Woman dies of flesh-eating bacteria in Florida, family says

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An Ellenton, Florida woman died last month after she reportedly contracted a flesh-eating bacteria on Anna Maria Island, her family tells WFLA.

Lynn Fleming’s son, Wade Fleming says his mother stumbled and cut her shin when their family visited Coquina Beach on June 10th. The cut was only about three quarters of inch long.

Days later, her leg was swollen and turning black, so she was rushed to the hospital and diagnosed with the flesh-eating bacteria. Doctors tried to save her life, but after a week and a half of treatment, Fleming died, according to her family.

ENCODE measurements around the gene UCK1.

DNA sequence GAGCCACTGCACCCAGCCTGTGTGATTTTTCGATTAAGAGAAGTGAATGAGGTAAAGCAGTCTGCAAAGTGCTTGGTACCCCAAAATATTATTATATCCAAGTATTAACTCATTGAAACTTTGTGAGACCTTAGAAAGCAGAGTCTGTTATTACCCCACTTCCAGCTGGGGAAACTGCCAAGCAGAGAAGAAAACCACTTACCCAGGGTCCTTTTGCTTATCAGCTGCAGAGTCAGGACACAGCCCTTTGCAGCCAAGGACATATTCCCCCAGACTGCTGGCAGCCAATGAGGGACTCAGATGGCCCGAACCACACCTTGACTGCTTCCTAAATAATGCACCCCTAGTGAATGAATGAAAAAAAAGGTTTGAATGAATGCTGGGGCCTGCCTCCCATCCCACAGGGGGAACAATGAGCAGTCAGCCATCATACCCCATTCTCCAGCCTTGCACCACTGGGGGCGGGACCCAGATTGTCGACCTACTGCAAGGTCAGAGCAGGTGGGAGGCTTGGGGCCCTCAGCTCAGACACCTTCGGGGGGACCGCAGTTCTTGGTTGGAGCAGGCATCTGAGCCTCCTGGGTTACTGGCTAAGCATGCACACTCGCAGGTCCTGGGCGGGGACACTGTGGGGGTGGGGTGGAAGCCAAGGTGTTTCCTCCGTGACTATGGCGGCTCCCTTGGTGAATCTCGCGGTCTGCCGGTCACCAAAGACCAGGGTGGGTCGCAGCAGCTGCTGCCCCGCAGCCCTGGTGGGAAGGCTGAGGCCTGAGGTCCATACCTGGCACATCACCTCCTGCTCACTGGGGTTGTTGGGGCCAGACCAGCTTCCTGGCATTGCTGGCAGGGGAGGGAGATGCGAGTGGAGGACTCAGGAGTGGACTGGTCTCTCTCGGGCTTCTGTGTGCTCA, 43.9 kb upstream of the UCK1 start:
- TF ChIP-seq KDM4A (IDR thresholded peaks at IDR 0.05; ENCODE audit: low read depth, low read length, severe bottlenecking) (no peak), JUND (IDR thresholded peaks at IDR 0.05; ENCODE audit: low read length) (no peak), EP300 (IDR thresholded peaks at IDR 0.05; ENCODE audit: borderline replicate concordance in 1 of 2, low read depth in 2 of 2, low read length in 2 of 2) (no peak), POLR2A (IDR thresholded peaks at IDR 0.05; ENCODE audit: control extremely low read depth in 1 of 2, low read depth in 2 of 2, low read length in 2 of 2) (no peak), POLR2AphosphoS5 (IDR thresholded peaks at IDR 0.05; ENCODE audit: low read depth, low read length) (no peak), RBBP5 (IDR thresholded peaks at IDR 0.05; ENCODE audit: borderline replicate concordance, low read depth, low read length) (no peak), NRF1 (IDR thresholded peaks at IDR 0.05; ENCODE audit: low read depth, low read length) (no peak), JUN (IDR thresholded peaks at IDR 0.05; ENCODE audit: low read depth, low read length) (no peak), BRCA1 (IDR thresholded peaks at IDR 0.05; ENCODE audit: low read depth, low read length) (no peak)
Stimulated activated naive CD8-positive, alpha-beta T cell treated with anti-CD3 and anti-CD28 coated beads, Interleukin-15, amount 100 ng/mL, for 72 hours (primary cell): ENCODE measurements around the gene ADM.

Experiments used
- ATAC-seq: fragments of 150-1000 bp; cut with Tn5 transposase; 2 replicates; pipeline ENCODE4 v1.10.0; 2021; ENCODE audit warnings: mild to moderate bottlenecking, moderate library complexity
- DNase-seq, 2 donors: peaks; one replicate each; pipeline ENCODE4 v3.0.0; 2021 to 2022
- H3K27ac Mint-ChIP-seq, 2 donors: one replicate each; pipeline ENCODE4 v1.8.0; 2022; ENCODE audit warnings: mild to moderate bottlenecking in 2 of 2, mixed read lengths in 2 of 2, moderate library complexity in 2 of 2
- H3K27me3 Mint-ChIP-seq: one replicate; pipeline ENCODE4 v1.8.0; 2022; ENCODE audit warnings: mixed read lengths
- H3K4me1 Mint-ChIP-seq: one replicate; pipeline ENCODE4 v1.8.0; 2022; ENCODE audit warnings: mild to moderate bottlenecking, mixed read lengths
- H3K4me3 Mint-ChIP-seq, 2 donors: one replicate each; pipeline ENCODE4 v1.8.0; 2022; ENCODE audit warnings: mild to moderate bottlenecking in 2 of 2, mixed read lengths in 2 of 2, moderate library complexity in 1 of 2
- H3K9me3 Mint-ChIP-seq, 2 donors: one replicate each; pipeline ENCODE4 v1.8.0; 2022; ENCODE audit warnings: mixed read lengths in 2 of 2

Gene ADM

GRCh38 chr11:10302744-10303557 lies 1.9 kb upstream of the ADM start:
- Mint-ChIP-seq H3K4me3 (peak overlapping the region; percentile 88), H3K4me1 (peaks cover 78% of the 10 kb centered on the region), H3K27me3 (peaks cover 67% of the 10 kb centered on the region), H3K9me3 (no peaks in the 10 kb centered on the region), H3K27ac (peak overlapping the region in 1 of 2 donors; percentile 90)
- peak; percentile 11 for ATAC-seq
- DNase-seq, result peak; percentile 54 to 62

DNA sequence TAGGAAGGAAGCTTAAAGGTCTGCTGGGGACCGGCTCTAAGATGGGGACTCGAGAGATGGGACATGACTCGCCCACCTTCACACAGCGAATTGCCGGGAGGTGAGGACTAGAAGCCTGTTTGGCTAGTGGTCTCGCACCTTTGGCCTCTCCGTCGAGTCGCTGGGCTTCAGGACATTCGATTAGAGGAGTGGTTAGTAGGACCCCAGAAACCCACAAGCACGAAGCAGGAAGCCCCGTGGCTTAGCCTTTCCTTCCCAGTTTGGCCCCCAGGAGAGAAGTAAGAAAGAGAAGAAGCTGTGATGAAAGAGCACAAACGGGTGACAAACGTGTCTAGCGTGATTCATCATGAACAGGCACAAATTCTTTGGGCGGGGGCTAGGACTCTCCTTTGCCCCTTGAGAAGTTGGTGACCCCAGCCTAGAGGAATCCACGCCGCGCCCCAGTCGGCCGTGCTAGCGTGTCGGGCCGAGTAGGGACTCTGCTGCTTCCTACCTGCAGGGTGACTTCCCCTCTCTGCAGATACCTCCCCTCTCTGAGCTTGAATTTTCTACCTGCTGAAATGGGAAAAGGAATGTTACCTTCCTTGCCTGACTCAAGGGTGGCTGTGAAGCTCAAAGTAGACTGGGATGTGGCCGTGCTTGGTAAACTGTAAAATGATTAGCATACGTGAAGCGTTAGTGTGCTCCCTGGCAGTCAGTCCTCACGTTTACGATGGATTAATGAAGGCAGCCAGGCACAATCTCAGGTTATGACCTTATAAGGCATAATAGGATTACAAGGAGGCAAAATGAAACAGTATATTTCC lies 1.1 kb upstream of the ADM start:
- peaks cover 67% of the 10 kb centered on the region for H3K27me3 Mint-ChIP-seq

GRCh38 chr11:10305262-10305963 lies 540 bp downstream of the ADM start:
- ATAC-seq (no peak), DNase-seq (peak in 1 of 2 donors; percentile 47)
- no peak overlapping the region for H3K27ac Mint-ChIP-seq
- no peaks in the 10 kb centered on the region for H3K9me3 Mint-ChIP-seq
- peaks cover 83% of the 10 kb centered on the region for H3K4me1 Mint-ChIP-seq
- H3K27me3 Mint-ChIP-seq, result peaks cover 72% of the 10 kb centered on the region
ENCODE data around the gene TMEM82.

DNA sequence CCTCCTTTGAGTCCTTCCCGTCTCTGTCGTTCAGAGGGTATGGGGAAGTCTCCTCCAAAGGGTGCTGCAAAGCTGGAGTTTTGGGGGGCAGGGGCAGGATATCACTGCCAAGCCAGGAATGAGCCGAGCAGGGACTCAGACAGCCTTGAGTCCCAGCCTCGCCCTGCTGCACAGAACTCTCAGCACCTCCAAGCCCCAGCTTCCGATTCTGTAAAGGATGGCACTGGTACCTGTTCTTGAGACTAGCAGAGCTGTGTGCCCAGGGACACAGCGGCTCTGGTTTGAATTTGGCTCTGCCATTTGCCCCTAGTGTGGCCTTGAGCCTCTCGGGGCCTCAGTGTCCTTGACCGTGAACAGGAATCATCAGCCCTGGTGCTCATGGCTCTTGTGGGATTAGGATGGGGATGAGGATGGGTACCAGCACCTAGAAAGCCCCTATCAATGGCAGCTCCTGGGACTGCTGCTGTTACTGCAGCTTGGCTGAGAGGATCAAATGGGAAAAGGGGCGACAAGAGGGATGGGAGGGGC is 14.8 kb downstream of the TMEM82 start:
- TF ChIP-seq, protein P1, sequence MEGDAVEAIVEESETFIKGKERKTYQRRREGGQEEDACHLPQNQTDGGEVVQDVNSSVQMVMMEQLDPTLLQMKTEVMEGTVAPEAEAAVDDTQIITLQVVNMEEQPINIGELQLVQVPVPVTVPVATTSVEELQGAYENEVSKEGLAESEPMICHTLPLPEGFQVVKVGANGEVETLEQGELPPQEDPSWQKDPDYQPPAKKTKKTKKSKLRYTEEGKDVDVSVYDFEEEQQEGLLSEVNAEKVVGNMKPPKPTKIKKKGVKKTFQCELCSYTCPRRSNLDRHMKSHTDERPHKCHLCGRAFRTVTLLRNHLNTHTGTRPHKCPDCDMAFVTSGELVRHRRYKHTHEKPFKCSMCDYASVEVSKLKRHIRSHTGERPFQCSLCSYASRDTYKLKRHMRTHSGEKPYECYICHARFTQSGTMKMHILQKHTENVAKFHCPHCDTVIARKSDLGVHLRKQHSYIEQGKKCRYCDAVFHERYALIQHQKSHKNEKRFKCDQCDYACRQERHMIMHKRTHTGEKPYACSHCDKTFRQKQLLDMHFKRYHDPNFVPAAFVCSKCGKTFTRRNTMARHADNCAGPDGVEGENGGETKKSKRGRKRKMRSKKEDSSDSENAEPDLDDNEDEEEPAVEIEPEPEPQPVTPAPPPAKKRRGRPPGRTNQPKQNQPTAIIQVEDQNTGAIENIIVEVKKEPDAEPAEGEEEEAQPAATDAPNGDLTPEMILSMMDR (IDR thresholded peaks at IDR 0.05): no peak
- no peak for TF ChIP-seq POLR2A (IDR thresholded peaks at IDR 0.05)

Between 500 and 1,000 cases of flesh-eating bacteria are reported annually, according to the CDC. The bacteria typically resides in warmer waters like the Gulf of Mexico, but it’s made its way up the East Coast due to increasingly warm water temperatures.

To prevent a bacterial skin infection, the CDC suggests using common sense and good wound care:

  • Clean all minor cuts and injuries that break the skin (like blisters and scrapes) with soap and water.
  • Clean and cover draining or open wounds with clean, dry bandages until they heal.
  • See a doctor for puncture and other deep or serious wounds.
  • Wash hands often with soap and water or use an alcohol-based hand rub if washing is not possible.
  • Care for fungal infections like athlete’s foot.

Those with open wounds or skin infections should avoid spending time in:

  • Hot tubs
  • Swimming pools
  • Natural bodies of water (e.g., lakes, rivers, oceans)

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